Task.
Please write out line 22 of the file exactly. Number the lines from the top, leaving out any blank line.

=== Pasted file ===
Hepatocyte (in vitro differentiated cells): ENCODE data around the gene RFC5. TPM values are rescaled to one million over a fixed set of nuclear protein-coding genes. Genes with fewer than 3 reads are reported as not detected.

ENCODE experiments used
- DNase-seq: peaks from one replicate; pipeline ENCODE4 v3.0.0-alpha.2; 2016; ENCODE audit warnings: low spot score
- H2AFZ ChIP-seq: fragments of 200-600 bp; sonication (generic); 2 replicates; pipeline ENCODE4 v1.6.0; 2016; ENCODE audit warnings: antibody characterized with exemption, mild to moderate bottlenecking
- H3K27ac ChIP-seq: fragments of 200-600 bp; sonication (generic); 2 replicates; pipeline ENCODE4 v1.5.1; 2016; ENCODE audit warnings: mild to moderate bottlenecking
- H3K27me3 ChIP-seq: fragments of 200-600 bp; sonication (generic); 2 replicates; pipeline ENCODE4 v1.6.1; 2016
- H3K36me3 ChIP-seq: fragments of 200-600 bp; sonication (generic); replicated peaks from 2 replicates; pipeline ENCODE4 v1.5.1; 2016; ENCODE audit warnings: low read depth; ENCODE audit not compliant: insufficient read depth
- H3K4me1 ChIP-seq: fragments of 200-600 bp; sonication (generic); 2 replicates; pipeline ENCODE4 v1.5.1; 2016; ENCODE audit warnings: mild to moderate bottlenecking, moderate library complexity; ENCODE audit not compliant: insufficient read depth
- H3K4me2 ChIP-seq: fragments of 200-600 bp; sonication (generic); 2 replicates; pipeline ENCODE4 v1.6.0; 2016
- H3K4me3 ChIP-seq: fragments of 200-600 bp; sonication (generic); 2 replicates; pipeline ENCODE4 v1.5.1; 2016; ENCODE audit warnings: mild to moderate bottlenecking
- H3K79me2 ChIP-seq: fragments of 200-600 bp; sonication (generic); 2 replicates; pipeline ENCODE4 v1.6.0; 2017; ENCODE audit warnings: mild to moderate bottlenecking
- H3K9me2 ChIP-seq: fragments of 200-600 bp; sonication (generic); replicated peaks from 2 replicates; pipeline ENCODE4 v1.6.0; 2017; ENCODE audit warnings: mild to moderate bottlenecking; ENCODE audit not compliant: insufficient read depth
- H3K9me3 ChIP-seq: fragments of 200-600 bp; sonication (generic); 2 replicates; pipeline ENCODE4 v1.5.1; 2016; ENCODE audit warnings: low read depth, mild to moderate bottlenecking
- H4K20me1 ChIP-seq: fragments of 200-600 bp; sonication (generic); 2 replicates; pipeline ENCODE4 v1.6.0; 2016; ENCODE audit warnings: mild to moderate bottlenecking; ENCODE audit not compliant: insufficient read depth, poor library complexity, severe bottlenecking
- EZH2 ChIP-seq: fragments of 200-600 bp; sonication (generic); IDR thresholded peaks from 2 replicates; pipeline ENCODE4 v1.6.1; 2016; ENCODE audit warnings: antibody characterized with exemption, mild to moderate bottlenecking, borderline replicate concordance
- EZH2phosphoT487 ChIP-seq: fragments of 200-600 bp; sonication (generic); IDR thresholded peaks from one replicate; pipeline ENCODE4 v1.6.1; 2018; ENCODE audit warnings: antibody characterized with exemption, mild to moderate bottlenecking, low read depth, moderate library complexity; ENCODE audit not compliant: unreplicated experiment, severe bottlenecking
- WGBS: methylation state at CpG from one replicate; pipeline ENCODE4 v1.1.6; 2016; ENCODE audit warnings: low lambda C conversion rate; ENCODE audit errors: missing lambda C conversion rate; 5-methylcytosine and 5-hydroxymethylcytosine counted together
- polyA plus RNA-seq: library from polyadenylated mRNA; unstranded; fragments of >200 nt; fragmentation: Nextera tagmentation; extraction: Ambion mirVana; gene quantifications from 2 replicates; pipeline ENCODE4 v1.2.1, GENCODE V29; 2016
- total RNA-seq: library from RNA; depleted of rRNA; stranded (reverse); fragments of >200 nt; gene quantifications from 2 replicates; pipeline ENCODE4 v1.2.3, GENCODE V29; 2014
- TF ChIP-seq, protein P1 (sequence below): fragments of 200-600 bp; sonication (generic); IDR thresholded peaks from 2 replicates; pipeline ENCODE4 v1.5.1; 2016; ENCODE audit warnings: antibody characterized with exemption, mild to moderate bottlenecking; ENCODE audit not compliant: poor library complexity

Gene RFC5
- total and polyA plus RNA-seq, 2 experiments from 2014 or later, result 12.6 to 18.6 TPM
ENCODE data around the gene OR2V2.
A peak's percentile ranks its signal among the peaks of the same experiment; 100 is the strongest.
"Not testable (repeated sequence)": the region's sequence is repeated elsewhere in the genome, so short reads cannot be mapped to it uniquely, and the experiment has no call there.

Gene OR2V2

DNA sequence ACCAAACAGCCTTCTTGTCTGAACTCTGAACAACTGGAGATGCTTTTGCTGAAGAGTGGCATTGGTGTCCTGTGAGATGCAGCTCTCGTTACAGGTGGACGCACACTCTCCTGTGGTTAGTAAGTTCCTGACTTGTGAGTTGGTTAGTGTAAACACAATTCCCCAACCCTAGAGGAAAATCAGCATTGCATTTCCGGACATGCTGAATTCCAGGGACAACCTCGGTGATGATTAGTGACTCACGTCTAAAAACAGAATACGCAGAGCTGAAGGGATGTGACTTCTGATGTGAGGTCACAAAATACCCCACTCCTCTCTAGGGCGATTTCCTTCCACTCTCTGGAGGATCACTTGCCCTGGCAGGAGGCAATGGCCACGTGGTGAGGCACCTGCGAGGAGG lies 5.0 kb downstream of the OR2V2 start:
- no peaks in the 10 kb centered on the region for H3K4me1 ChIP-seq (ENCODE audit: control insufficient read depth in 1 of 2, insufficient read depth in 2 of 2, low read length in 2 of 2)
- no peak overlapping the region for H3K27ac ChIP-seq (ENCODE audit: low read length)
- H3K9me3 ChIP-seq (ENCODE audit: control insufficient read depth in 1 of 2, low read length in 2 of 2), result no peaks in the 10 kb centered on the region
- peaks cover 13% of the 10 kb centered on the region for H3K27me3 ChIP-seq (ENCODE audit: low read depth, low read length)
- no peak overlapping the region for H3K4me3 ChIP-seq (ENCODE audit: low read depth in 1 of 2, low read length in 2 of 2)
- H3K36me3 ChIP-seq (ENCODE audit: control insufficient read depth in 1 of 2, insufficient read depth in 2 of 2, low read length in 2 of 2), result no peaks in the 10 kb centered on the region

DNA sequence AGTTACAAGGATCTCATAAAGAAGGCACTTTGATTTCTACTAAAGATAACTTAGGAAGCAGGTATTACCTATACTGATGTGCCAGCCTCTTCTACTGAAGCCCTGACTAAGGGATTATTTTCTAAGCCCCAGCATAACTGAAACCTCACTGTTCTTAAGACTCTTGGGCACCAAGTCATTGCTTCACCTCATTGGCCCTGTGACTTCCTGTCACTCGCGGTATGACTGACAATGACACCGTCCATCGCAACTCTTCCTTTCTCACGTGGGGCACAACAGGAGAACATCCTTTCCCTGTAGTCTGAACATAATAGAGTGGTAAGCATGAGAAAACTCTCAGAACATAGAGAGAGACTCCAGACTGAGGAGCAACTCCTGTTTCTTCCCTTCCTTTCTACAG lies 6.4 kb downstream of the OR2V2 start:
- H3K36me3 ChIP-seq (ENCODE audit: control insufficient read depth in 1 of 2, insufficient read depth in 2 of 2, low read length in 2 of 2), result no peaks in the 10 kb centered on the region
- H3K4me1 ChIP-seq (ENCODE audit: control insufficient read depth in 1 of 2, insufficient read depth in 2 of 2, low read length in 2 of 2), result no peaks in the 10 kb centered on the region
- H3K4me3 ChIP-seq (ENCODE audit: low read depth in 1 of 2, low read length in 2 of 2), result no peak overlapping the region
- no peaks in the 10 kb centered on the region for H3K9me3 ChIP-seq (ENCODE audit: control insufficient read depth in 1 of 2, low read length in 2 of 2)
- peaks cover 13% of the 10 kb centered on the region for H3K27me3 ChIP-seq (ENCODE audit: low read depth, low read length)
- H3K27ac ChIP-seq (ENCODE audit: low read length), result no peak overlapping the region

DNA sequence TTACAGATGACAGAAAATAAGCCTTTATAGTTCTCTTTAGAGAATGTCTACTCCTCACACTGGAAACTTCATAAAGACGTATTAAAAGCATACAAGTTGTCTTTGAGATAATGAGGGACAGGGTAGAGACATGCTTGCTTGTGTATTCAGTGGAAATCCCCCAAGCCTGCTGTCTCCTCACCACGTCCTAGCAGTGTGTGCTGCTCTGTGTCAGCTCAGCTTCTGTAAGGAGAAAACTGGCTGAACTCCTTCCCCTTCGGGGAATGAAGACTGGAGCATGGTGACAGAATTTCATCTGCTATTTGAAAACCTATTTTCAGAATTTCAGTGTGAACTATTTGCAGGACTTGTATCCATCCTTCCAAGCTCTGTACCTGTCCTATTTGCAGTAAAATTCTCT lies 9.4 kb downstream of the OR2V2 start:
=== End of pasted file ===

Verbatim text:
- total and polyA plus RNA-seq, 2 experiments from 2014 or later, result 12.6 to 18.6 TPM